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Doug Morris

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  1. Like
    Doug Morris reacted to KyaryPamyu in Great Description of Objectivist Metaphysics   
    EF, tell me if I understand your position correctly: 
    Apart from immaterial mind(s), there are only particles and maybe space. Some of these particles interact with your sense organs, leading to sensations. The immaterial mind (not made of particles) performs an act of thought through which sensations are integrated into percepts.
    Reason, integration, purpose etc. belong exclusively to the immaterial mind, and not to some body part.
    There are no rocks, trees, and butterflies, only particles. Rocks, trees and butterflies are mental constructs.
    The immaterial mind can directly interact with material particles in such a way that it directs the evolution of lifeforms.
    The faculty of reason has always existed. Induction is not a valid method of proof because you're inducing from your own integrations of sensations.
    If this is an accurate summary, could you clarify the following?
    1. There seem to be two clashing premises: a) the existence of sense organs or lifeforms, and b) the notion that there are only particles out there, not rocks, trees and butterflies. Which one is it? Does the mind merely integrate sensations, or does it integrate actual, material particles into sense organs, trees and butterflies?
    2. Does the immaterial mind have a physical origin? i.e. the nervous system leads to the immaterial mind, which has a nature of its own and can influence the material nervous system back.
    3. If ideas construct percepts, why do you use scientific experiments to validate your positions? For all you know, the ideas that construct the experiment-percepts could be bogus and not related to reality in any way. Are you counting on a pre-established harmony between what is true and what your innate ideas say?
    4. Whose mind directs evolution?
    Thanks.
  2. Like
    Doug Morris got a reaction from Boydstun in Economic Freedom's: Objectivists are working to save the world from tyranny--isn't that altruism?   
    The entropy of the entire system always increases, even when the entropy of parts of it decreases.  This is true whether the decrease of entropy in part of the system is due to purposeful, goal-directed, teleological action or to some other cause.
    Natural selection does not operate at random in the long run.  It is capable of producing low-entropy results in parts of a system whose total entropy is always increasing.  It is not purposeful and does not need to be.
    We do not yet know exactly how life began.  The appropriate reaction to this situation is to investigate and to find out as much as we can, not to arbitrarily say a purposeful being had to do it.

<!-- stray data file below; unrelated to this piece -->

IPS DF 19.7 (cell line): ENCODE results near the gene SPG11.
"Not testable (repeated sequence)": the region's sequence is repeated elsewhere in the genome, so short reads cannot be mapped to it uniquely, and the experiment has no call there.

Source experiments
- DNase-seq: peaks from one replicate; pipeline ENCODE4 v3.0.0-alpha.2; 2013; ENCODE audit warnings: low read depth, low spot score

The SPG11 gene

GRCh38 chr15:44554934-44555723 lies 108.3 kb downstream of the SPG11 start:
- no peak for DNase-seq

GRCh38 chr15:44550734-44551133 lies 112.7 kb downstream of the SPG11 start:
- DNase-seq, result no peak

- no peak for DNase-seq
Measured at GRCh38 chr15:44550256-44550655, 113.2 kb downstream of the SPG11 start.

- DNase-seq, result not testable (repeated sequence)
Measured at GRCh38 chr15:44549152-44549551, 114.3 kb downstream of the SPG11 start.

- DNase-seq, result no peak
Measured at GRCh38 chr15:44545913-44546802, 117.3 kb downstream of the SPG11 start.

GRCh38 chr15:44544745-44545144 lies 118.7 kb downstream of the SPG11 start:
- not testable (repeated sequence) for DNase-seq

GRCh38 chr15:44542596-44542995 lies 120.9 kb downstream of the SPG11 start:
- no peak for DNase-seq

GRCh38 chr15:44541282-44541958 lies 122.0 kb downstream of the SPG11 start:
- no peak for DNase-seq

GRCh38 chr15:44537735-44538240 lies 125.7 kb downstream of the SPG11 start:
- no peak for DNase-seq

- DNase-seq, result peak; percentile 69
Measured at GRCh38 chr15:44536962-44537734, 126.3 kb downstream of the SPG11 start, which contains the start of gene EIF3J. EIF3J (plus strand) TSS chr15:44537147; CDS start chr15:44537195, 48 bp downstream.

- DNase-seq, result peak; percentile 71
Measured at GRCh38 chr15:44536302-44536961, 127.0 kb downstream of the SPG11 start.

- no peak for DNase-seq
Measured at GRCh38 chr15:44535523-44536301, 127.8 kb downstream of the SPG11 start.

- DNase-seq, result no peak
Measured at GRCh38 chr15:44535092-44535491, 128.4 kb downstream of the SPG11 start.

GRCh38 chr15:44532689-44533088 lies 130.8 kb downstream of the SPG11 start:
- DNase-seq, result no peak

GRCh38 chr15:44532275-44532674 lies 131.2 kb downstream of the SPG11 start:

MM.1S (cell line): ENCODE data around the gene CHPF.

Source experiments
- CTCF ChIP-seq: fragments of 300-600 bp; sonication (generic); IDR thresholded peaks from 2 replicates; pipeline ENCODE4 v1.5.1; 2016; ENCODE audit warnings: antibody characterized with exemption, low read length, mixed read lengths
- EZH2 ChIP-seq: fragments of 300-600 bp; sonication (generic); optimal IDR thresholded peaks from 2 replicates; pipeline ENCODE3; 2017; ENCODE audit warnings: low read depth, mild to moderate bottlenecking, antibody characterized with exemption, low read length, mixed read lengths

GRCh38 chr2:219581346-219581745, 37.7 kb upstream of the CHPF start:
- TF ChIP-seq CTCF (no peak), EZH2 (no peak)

3. Haha
    Doug Morris got a reaction from Jon Letendre in Russian invasion of Ukraine/Belief of Mainstream Media Narrative   
    No, you never understood or answered my question.
    What are your grounds for saying the "Azov Regiment" or "Azov Battalion" runs the government there?
    What are your grounds for saying President Zelensky is a puppet?
     
  4. Like
    Doug Morris reacted to AlexL in Russian invasion of Ukraine/Belief of Mainstream Media Narrative   
    You alleged that the Ukraine government “is run by a neo-Nazi gang”. I’ve asked you to prove it. I even suggested you a specific method: by naming the top government officials who are Nazis. Or you could list the specifically neo-Nazi policies of this government.
    You did neither of these. Neither have you done it in any other proper, i.e. rational, way. Evasions, misrepresentations and ad hominems are NOT arguments.
    Therefore: do you intend to prove that allegation? And make only claims you can prove?
    Otherwise it will mean that you intend to continue to contaminate this forum with putinist propaganda.
  5. Thanks
    Doug Morris got a reaction from AlexL in Russian invasion of Ukraine/Belief of Mainstream Media Narrative   
    No, you never understood or answered my question.
    What are your grounds for saying the "Azov Regiment" or "Azov Battalion" runs the government there?
    What are your grounds for saying President Zelensky is a puppet?
     
  6. Thanks
    Doug Morris got a reaction from AlexL in Russian invasion of Ukraine/Belief of Mainstream Media Narrative   
    "a Ukraine government run by a neo-Nazi gang (the Azov Battalion) with a puppet president (Zelensky)."
    What are your grounds for this accusation?
  7. Like
    Doug Morris got a reaction from AlexL in Russian invasion of Ukraine/Belief of Mainstream Media Narrative   
    What are your grounds for this accusation?
  8. Thanks
    Doug Morris got a reaction from William Scott Scherk in Russian invasion of Ukraine/Belief of Mainstream Media Narrative   
    What are your grounds for this accusation?
  9. Like
    Doug Morris got a reaction from The Laws of Biology in Objectivists are working to save the world from tyranny--isn't that altruism?